The Status of Marine Megafauna Research in Macaronesia: A Systematic Review

Ashlie J. McIvor*, Collin T. Williams, Filipe Alves, Ana Dinis, Miguel P. Pais, João Canning-Clode

*Corresponding author for this work

Research output: Contribution to journalReview articlepeer-review

9 Scopus citations

Abstract

Marine megafauna serve valuable ecological and economical roles globally, yet, many species have experienced precipitous population declines. The significance of marine megafauna is particularly evident in Macaronesia, a complex of oceanic archipelagos in the Northeast Atlantic Ocean. Macaronesian islands provide important habitats for marine megafauna species, in turn supporting considerable regional economic activity (e.g., ecotourism and fisheries). Despite this, concerted efforts to manage marine megafauna throughout Macaronesia have been limited. This systematic review provides the first description of the trends in marine megafauna research in this unique insular ecosystem, to provide a better understanding of taxa-specific research needs and future directions for conservation. We identified and validated 408 peer-reviewed publications until 2021 following the Preferred Reporting Items for Systematic Reviews and Meta-Analyses (PRISMA) criteria. Literature was dominated by marine mammal research conducted in the northern archipelagos (Azores, Madeira, and Canary Islands) and marine turtle research conducted in Cabo Verde. Much less research focused on large-bodied fish, especially in Madeira and Canary Islands, leaving some of the most vulnerable species regionally data deficient. Research across scientific disciplines focused more on biological studies than management and policy, and anthropogenic impacts were quantified more frequently on mammals or turtles and less on fishes. By identifying gaps in our knowledge of megafauna in relation to threats faced by these organisms, we offer taxa-specific recommendations for future research direction. Although, overall our results indicate that determining population level connectivity should be a major research priority among many marine megafauna species as this information is vital to numerous management strategies, including marine protected areas. In this review, we present a basis of understanding of the current work in Macaronesia, highlighting critical data gaps that are urgently needed to guide the next steps toward establishing conservation priorities for marine megafauna in the region.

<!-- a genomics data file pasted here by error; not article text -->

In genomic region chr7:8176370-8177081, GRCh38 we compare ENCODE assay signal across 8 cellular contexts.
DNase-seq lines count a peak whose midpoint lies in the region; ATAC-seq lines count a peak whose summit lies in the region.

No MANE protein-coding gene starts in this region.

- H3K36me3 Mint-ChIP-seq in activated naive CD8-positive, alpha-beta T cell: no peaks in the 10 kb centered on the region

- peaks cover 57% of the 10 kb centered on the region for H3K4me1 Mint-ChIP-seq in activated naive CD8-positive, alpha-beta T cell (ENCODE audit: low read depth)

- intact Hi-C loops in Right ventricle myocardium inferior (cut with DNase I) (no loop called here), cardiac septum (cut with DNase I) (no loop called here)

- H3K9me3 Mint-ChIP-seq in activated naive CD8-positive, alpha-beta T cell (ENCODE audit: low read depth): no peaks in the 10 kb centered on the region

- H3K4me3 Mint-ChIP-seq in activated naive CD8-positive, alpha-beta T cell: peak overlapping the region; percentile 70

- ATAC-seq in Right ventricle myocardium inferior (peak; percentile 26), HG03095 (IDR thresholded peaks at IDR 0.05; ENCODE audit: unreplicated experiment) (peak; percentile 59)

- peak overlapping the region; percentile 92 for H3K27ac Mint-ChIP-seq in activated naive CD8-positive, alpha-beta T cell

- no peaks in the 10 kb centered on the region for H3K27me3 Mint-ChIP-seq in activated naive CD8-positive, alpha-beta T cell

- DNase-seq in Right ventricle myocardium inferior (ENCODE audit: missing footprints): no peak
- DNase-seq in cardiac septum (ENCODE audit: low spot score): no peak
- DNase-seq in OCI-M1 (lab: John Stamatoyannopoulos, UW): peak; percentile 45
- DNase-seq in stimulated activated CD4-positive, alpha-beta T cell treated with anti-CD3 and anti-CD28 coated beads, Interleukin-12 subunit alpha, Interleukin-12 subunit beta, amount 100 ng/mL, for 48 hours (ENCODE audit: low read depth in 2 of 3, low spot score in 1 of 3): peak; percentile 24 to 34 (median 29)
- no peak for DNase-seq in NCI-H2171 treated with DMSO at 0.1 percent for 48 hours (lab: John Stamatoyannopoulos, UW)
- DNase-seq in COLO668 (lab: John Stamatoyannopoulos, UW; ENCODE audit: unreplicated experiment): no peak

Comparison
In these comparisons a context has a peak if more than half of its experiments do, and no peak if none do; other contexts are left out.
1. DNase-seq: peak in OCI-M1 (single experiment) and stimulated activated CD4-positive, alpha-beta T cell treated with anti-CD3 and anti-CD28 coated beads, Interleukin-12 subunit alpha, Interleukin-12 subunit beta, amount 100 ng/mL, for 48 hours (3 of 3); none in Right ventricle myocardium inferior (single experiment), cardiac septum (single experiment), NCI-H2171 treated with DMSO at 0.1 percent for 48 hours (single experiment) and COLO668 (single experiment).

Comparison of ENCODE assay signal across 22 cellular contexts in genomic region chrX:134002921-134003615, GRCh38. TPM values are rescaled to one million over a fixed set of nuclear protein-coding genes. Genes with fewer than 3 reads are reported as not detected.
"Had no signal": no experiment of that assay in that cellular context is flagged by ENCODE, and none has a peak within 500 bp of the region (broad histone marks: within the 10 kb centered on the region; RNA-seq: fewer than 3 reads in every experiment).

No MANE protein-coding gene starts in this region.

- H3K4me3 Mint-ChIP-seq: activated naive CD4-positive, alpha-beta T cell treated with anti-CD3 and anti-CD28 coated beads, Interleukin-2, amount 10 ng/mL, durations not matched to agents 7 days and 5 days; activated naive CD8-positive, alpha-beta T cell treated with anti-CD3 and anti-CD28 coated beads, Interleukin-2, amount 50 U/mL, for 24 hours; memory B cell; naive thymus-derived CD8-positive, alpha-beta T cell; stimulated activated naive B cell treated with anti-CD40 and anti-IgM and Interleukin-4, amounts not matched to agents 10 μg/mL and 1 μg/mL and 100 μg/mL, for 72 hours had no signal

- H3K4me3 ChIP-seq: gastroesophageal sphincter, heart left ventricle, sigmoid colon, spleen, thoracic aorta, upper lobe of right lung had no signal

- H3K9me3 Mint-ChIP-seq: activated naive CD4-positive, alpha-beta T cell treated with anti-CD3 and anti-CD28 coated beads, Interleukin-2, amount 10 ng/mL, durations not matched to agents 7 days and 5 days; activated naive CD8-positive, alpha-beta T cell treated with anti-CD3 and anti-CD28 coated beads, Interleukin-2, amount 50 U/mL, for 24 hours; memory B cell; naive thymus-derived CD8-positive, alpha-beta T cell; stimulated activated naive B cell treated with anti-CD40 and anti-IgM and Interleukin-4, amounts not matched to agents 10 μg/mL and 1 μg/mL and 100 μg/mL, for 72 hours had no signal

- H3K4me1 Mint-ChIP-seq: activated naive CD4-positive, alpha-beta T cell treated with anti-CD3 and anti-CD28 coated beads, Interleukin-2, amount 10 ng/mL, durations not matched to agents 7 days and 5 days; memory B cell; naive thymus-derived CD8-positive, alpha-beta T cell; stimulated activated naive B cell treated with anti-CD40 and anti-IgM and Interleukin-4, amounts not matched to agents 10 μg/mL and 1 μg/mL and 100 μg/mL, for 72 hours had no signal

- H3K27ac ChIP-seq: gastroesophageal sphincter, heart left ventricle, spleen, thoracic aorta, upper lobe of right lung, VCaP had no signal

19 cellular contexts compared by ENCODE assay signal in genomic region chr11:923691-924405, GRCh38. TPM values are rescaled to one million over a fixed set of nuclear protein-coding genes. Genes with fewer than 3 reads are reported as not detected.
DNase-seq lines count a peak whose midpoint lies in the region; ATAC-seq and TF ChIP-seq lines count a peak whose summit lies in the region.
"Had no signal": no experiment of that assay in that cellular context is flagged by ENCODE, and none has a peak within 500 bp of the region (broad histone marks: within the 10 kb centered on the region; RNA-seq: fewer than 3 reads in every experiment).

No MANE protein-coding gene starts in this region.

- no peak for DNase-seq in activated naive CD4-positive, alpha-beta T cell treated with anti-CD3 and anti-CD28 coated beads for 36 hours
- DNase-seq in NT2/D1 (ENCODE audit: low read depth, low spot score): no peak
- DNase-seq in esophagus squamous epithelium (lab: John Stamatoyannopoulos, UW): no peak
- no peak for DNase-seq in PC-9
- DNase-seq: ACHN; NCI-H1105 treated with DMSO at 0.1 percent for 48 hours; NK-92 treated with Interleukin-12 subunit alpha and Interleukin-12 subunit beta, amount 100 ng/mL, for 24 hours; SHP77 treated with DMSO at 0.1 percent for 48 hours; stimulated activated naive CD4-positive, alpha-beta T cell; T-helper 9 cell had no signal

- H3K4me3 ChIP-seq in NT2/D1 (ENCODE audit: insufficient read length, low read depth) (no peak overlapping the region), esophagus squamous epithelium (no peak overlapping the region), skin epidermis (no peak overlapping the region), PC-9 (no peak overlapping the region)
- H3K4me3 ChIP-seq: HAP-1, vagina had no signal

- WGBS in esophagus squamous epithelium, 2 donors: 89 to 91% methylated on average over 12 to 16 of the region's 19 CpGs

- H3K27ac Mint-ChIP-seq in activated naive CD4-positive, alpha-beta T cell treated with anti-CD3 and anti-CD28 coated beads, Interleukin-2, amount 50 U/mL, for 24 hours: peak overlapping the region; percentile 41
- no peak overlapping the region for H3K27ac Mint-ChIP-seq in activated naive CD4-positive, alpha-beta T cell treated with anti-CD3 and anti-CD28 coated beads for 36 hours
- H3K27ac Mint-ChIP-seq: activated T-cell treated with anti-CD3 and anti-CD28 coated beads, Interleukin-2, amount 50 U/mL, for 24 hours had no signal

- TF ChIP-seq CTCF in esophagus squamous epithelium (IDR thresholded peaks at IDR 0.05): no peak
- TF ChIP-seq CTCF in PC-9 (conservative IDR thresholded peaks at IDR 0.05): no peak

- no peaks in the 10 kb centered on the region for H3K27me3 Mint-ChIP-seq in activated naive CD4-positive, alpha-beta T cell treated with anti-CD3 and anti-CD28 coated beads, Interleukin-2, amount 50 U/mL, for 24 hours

Original languageEnglish (US)
Article number819581
JournalFRONTIERS IN MARINE SCIENCE
Volume9
DOIs
StatePublished - Mar 17 2022

Bibliographical note

Funding Information:
This project that gave rise to these results received the support of a fellowship (LCF/BQ/DI20/11780037) from “la Caixa” Foundation (ID 100010434) to AM. CW received the support of a doctoral fellowship from KAUST–King Abdullah University of Science and Technology. FA was funded through FCT–Fundação para a Ciência e a Tecnologia project UIDP/04292/2020 granted to MARE. AD was funded by ARDITI-Madeira’s Regional Agency for the Development of Research, Technology and Innovation, through the project M1420-09-5369-FSE-000002. MP and JC-C are funded by national funds through FCT-Fundação para a Ciência e a Tecnologia, I.P., through researcher contracts (DL57/2016/CP1479/CT0020 and CEECINST/00098/2018, respectively). This study was supported by the Oceanic Observatory of Madeira through the project M1420-01-0142-FEDER-000001 and by the FCT through the strategic project UIDB/04292/2020 granted to MARE. The funders had no role in study design, data collection and analysis, decision to publish, or preparation of the manuscript.

Funding Information:
This project that gave rise to these results received the support of a fellowship (LCF/BQ/DI20/11780037) from ?la Caixa? Foundation (ID 100010434) to AM. CW received the support of a doctoral fellowship from KAUST?King Abdullah University of Science and Technology. FA was funded through FCT?Funda??o para a Ci?ncia e a Tecnologia project UIDP/04292/2020 granted to MARE. AD was funded by ARDITI-Madeira?s Regional Agency for the Development of Research, Technology and Innovation, through the project M1420-09-5369-FSE-000002. MP and JC-C are funded by national funds through FCT-Funda??o para a Ci?ncia e a Tecnologia, I.P., through researcher contracts (DL57/2016/CP1479/CT0020 and CEECINST/00098/2018, respectively). This study was supported by the Oceanic Observatory of Madeira through the project M1420-01-0142-FEDER-000001 and by the FCT through the strategic project UIDB/04292/2020 granted to MARE. The funders had no role in study design, data collection and analysis, decision to publish, or preparation of the manuscript.

Publisher Copyright:
Copyright © 2022 McIvor, Williams, Alves, Dinis, Pais and Canning-Clode.

Keywords

  • Atlantic
  • conservation
  • elasmobranch
  • insular systems
  • large fish
  • marine mammal
  • predators
  • sea turtle

ASJC Scopus subject areas

  • Oceanography
  • Global and Planetary Change
  • Aquatic Science
  • Water Science and Technology
  • Environmental Science (miscellaneous)
  • Ocean Engineering

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